LA for All is a creative-led campaign to stand against hate and encourage our city to speak up and speak out against hate crimes and hate incidents. The campaign meets at the intersection of art, advocacy, and community - and stands up for an inclusive LA. You will see this campaign on LA City parks, libraries, street banners, bus shelters, LA Metro bus & rail, our airports - and much more.
You can join the campaign, too! The only way our city can overcome hate is when we stand together - neighbor to neighbor, community to community - in solidarity with all vulnerable communities and for the diverse city we know and love. Because in our city, we don't exclude anybody. This is Los Angeles. This is LA for All.
Within LA for ALL lives two iterations of this campaign:
‘The Art of Belonging' combines artwork by LA-based AAPI artists with hate crime and hate incident reporting information. By bringing local artwork into our physical and digital spaces, we not only empower local artists, but create a tangible sense of community and visibility for marginalized communities.
‘LA is for Everyone' is a multidimensional campaign that reflects the diverse mosaic of Los Angeles through bold design and clear calls to action in 12 non-English languages: Spanish, Korean, Armenian, Tagalog, Chinese, Japanese, Thai, Vietnamese, Hindi, Khmer, Russian, and Farsi.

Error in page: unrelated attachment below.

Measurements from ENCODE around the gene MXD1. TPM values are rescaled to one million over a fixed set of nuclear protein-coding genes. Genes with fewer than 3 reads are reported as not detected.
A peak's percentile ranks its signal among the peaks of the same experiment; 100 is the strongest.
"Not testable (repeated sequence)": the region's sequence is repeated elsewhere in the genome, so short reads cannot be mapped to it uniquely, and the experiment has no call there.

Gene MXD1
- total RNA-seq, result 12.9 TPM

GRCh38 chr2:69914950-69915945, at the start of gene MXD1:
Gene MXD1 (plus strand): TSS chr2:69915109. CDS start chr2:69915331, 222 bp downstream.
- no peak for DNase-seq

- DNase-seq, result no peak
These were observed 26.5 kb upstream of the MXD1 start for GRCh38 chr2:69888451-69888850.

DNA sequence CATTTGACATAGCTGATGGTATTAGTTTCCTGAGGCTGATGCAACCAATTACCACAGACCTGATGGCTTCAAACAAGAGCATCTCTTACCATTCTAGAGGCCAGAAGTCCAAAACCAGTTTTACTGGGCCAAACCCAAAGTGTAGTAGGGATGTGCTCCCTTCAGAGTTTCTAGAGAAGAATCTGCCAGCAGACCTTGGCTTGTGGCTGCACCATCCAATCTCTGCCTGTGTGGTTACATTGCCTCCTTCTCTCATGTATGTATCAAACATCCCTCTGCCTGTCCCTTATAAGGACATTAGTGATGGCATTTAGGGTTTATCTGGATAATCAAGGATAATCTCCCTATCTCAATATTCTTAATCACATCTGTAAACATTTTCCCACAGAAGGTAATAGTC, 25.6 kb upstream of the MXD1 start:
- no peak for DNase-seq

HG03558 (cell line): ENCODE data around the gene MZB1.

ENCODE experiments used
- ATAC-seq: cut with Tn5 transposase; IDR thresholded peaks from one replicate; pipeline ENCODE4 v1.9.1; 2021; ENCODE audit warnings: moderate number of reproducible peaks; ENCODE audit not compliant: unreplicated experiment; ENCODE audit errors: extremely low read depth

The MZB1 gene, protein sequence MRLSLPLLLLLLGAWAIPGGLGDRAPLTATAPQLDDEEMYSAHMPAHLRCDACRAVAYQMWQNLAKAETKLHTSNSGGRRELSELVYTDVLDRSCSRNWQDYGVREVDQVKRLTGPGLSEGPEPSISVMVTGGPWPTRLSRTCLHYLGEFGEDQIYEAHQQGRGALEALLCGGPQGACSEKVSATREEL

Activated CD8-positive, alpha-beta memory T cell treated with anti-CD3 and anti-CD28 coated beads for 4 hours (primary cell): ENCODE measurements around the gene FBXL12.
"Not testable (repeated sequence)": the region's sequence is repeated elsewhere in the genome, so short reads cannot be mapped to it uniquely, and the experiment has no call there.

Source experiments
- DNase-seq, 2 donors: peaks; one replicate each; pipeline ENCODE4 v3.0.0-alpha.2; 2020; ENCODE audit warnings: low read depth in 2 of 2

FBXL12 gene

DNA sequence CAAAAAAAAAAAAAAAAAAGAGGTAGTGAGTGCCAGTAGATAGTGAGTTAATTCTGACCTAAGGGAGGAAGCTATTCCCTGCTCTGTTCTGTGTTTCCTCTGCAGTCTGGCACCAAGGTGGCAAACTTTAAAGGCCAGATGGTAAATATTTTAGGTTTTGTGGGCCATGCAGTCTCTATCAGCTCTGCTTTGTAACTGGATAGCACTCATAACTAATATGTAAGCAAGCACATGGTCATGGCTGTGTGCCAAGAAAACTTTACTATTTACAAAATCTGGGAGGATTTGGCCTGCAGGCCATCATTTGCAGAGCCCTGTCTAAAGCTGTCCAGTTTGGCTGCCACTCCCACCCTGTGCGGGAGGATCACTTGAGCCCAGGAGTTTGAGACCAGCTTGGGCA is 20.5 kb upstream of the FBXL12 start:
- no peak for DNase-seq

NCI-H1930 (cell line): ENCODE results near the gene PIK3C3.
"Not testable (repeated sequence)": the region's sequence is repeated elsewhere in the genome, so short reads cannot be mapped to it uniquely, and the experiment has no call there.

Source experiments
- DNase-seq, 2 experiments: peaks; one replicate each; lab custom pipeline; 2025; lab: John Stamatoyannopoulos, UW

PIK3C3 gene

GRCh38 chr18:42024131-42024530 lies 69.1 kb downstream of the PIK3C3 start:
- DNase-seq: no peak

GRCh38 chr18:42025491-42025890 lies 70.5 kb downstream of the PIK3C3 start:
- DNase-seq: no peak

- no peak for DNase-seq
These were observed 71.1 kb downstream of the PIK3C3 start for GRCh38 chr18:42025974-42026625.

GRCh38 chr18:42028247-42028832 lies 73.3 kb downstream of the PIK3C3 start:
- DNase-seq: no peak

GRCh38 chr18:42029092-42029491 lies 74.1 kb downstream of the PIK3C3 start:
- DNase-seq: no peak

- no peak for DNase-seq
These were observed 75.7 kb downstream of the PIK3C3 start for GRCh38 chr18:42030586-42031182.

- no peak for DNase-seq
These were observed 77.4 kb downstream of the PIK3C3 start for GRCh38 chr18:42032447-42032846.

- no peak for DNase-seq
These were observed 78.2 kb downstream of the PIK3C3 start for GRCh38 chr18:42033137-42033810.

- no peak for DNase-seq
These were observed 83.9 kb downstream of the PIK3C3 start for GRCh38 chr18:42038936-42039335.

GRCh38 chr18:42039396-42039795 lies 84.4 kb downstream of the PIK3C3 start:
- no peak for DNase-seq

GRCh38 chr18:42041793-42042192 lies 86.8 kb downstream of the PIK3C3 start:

LA for All was created by five different Asian American and Pacific Islander (AAPI) artists to empower stories from our city through artwork, and to encourage the reporting of hate crimes and hate incidents. Even though this is a campaign to stop hate, it intentionally does not center hate as the subject of the campaign. Instead, we are using this space to empower our diverse communities and talk about what we stand for - belonging, inclusion and solidarity.
LA for All was developed by the Civil + Human Rights and Equity Department (LA Civil Rights) in partnership with the Department of Public Works and the Department of Cultural Affairs. This campaign was made possible by Mayor Eric Garcetti, Councilmember John Lee, Councilmember Nithya Raman and Councilmember Mark Ridley-Thomas, the Bureau of Engineering, the Bureau of Street Lighting, the Department of Sanitation and Environment, the Department of Transportation, the Los Angeles Public Library, the Department of Water and Power, Los Angeles World Airports, Information Technology Agency, the Department of Neighborhood Empowerment, the Economic Workforce Development Department, and many more.
If you have seen or experienced a hate crime or hate incident in Los Angeles, report it. You can report to LAPD, or to an LA County Crisis Care Coordinator by calling 3-1-1 or 2-1-1 or submitting an anonymous online form. Crisis Care Coordinators are multi-lingual trained professionals who can connect you to resources and community-based organizations that can help. Find more information at our resource hub.